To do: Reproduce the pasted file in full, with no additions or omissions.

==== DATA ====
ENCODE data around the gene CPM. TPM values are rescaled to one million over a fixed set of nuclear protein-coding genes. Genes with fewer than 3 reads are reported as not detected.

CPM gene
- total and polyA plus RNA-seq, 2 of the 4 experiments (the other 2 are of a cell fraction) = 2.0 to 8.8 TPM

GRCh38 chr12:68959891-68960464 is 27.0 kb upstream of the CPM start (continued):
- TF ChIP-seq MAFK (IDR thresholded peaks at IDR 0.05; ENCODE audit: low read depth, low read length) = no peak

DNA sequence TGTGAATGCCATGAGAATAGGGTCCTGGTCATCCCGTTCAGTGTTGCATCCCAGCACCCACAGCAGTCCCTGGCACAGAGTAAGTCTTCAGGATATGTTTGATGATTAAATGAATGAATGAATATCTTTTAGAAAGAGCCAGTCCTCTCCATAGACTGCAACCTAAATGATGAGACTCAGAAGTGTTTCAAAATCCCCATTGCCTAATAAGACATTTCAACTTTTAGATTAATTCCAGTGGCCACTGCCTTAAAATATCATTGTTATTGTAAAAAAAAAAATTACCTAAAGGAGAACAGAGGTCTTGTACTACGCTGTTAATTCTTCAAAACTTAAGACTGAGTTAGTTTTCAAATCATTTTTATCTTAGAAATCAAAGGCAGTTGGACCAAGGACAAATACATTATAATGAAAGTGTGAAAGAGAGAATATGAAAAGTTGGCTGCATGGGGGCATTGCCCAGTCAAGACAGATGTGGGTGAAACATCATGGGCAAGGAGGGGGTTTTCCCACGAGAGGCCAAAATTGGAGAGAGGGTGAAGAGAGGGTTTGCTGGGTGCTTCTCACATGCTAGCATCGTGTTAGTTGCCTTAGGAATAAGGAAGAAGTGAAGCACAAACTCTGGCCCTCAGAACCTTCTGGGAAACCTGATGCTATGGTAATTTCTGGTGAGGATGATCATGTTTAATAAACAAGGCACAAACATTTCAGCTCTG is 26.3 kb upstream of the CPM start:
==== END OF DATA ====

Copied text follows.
ENCODE data around the gene CPM. TPM values are rescaled to one million over a fixed set of nuclear protein-coding genes. Genes with fewer than 3 reads are reported as not detected.

CPM gene
- total and polyA plus RNA-seq, 2 of the 4 experiments (the other 2 are of a cell fraction) = 2.0 to 8.8 TPM

GRCh38 chr12:68959891-68960464 is 27.0 kb upstream of the CPM start (continued):
- TF ChIP-seq MAFK (IDR thresholded peaks at IDR 0.05; ENCODE audit: low read depth, low read length) = no peak

DNA sequence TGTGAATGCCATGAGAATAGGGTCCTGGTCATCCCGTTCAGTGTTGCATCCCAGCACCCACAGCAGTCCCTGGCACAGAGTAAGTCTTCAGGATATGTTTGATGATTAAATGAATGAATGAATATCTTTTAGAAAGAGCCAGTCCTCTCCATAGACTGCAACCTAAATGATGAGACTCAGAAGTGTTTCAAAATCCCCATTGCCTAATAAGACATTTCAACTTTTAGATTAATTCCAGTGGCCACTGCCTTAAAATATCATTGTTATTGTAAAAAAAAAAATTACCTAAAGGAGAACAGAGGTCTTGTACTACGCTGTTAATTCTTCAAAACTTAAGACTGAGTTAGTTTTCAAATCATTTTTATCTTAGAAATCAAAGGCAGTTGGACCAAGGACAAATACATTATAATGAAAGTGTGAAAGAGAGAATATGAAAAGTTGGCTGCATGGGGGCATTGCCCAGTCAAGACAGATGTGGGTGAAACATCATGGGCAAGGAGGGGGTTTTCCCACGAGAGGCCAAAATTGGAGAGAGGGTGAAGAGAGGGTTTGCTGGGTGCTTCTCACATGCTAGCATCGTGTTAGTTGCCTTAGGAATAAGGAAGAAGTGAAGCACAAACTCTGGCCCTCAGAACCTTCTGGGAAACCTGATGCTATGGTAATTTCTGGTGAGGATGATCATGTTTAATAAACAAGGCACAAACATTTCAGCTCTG is 26.3 kb upstream of the CPM start: